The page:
- Former New Jersey Gov. Chris Christie, whose term ended Tuesday, left office without signing into law a measure to raise the state's solar energy targets, potentially leaving the industry vulnerable to another collapse.
- The state's current target is 4.1% by 2028, but New Jersey is expected to reach that mark later on this year. Senate Bill 2276 would have raised the state's solar energy targets to 5.3% by 2022.
- The "pocket veto" means the legislation would have to restart the process. Christie's successor, Gov. Phil Murphy, is a Democrat who campaigned on environmental issues and is expected to be an ally to the solar industry.
The New Jersey Senate was up against a deadline when it passed SB 2276 as the legislative session wound down. But because the bill was finalized within 10 days of the end of the session, it means Gov. Christie settled the bill's fate when he left office without signing it. Called a "pocket veto," it means lawmakers cannot vote to override the denial, and now the legislation must restart the process.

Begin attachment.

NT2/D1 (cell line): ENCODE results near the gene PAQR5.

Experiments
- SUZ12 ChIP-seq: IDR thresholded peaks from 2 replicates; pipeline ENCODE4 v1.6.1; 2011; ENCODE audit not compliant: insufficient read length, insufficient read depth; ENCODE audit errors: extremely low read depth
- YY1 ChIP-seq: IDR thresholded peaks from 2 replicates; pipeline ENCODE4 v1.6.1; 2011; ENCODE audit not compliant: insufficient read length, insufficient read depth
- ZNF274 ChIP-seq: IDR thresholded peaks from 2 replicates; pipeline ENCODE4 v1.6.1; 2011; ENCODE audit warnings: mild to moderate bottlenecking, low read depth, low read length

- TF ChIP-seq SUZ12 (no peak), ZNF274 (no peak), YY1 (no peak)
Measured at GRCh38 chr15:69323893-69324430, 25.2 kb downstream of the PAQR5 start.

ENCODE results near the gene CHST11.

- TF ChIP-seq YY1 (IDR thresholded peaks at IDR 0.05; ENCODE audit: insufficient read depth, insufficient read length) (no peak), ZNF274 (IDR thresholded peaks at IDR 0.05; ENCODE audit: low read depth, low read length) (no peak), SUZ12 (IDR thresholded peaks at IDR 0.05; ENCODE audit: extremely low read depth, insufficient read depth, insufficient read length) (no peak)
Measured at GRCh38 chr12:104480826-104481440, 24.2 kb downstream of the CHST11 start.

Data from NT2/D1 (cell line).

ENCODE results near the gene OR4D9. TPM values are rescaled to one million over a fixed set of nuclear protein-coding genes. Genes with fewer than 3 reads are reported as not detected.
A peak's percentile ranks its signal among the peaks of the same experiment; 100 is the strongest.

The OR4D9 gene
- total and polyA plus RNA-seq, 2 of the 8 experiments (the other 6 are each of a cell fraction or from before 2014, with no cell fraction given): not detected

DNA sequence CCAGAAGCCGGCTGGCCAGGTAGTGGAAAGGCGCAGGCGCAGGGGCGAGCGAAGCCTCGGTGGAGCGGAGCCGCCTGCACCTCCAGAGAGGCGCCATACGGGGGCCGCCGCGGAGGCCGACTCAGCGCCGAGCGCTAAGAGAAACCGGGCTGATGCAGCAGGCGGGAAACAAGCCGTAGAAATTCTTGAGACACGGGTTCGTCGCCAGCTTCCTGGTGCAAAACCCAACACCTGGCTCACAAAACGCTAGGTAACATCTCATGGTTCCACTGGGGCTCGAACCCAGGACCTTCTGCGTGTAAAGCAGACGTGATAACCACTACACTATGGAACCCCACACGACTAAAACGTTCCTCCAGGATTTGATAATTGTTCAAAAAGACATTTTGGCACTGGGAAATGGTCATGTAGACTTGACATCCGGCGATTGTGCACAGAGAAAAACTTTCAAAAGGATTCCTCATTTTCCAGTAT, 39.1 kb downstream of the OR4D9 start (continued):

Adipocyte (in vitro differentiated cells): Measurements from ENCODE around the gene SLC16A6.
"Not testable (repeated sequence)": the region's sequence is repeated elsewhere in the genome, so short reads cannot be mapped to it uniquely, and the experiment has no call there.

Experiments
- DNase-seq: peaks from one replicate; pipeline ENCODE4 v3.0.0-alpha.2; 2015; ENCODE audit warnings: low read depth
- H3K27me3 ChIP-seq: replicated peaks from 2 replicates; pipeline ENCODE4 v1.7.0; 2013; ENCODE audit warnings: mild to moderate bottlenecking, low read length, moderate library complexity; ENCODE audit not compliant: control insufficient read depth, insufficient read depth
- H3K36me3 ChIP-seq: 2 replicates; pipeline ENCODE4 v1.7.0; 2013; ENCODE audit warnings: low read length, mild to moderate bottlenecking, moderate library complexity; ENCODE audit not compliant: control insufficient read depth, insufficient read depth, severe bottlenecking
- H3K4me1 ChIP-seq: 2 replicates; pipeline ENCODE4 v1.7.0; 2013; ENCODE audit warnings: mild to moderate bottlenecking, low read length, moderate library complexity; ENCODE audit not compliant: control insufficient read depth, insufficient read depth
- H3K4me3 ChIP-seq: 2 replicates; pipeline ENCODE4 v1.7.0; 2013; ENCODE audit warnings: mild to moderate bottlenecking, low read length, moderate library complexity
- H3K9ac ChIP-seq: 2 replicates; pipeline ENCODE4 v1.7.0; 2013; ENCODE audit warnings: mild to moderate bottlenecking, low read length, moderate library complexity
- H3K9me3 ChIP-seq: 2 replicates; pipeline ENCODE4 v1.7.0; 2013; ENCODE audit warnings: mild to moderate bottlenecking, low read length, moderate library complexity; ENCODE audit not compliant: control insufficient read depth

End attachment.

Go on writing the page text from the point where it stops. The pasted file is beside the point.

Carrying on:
According to GTM Research and Solar Energy Industries Association (SEIA), the state's solar industry supports 6,000 workers. But the state's industry has seen boom-bust cycles before, guided by its solar energy target and solar renewable energy credit prices. The Garden State saw a solar boom in 2011, but fell on rough times when prices for the credits came tumbling down.
The vetoed proposal would have enabled state’s solar industry to keep growing and adding jobs, according to SEIA Vice President of State Affairs Sean Gallagher. Lobbying for the failed bill, Gallagher called SB 2276 a "crucial short-term fix."
Gov. Murphy campaigned on a slate of progressive ideas, including raising the minimum wage. In his inaugural address this week, he said the state would do its part to combat climate change and support clean energy.
"A stronger and fairer New Jersey accepts the reality of climate change, invests aggressively in renewable energy, and upholds the goals of the Paris Climate Accord," he said, according to a transcript.